While states continue to lift their COVID related states of emergency, new price gouging claims are being made and ongoing price gouging litigation continues to wind through the courts.  The federal government also now appears more poised than ever to intervene in price gouging issues. 

As described in previous posts, the Texas Attorney General has been aggressive in bringing price gouging cases against businesses.  Testing the Texas Deceptive Trade Practices Act (“DTPA”)—which prohibits “exorbitant and excessive prices” during a declared disaster—the Attorney General sought an injunction against two egg producers.  After the egg companies prevailed on a motion to dismiss the complaint, the Court of Appeals reversed the ruling, sending the case back to the trial court for further proceedings – and to develop a factual record in connection with the egg producers claims that the DTPA is unconstitutional. 

On October 31, 2022, the egg producers filed a petition for review with the Texas Supreme Court.  The egg producers seek a ruling from the Texas Supreme Court that DTPA is unconstitutional “because it: (1) is void for vagueness; (2) violates the dormant Commerce Clause; and (3) constitutes a regulatory taking.”  Among the flaws in the statute claimed by the egg producers, the DTPA prohibits “exorbitant and excessive prices” but, according to the producers, fails to identify any benchmark against which to measure prices, and fails to adequately define the prohibited conduct.  The producers further argue that without these benchmarks companies are unable to adequately identify “exorbitant” price increases.  Additionally, the egg producers rely on the State’s admissions that the egg producer’s prices “did not deviate from their customary pricing by using third-party market index prices.”  The petition for review remains pending.

In addition to state claims, the Biden administration continues monitor pricing and profits by companies.  Recently, President Biden made remarks on the announcements by oil companies of “record-setting profits.”  The President first noted that gasoline prices had dropped since the steep rise at the onset of the war in Ukraine.  He then turned to the recent earnings reports from oil companies showing profits well above last year’s.  The President called on oil companies to “to act in the interest of their consumers, their community, and their country; to invest in America by increasing production and refining capacity.”  However, the President did not stop there.  In the event these companies do not heed that call, the President made clear “they’re going to pay a higher tax on their excess profits and face other restrictions.”  The administration is prepared to “work with Congress” regarding available options.  Introduced on March 11, 2022, HR 7061 is currently pending before the House of Representatives.  The bill proposes to impose an additional excise tax on windfall profits on crude oil.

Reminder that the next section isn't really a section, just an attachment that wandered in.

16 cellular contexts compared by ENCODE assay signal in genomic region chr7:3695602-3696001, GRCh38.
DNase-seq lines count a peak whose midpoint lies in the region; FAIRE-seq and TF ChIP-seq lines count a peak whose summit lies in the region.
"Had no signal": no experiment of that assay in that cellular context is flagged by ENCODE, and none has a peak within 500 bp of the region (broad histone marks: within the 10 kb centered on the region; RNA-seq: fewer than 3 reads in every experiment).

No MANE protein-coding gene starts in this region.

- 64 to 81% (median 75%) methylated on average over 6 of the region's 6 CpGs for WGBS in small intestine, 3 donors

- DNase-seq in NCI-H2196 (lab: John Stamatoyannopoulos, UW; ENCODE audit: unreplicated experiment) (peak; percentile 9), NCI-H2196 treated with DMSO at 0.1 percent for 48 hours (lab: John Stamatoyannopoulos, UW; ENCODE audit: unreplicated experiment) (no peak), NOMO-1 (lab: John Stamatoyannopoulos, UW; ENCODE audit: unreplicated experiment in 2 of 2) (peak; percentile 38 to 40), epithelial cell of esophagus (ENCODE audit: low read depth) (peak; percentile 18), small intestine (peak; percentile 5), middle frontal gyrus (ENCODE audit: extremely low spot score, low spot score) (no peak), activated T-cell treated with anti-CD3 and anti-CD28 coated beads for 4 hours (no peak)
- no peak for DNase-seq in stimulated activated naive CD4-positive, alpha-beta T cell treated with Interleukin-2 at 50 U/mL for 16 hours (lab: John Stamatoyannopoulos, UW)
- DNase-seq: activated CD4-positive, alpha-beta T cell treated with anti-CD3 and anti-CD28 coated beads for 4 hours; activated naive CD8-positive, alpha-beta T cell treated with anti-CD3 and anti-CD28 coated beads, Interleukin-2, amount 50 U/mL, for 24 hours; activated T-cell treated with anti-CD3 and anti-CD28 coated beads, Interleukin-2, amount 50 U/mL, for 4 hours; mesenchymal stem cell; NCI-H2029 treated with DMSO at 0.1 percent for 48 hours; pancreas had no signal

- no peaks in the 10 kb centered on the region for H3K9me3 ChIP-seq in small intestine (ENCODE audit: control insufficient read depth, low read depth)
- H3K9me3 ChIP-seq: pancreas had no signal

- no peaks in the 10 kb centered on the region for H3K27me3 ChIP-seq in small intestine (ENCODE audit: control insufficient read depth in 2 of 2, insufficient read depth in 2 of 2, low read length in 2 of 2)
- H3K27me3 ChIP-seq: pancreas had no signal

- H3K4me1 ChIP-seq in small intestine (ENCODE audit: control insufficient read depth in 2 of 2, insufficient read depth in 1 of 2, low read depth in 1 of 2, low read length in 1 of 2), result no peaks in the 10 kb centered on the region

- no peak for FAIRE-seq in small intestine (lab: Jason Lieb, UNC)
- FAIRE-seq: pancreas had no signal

Earlier in October, the Biden administration approached these same oil companies with a proposal to boost output and tame prices.  However, none of the oil companies agreed to such a plan.  The remarks by President Biden are in line with his administration’s prior comments about prices and price gouging.  Even without a national price gouging statute, the federal government will continue to play a role potential pricing restrictions, especially with respect to oil and gas refiners.

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Visit Proskauer on Price Gouging for antitrust insights on COVID-19.

Photo of Christopher E. Ondeck Christopher E. Ondeck

Chris Ondeck is co-chair of the Firm’s Antitrust Group and co-head of the Washington DC office. He represents clients in complex antitrust and consumer protection litigation, defends mergers and acquisitions before the U.S. antitrust agencies, represents companies involved in government investigations, and counsels…

Chris Ondeck is co-chair of the Firm’s Antitrust Group and co-head of the Washington DC office. He represents clients in complex antitrust and consumer protection litigation, defends mergers and acquisitions before the U.S. antitrust agencies, represents companies involved in government investigations, and counsels on antitrust compliance. Chris is also the founder and leader of the firm’s Price Gouging Practice, and is one of the key thought leaders in this space.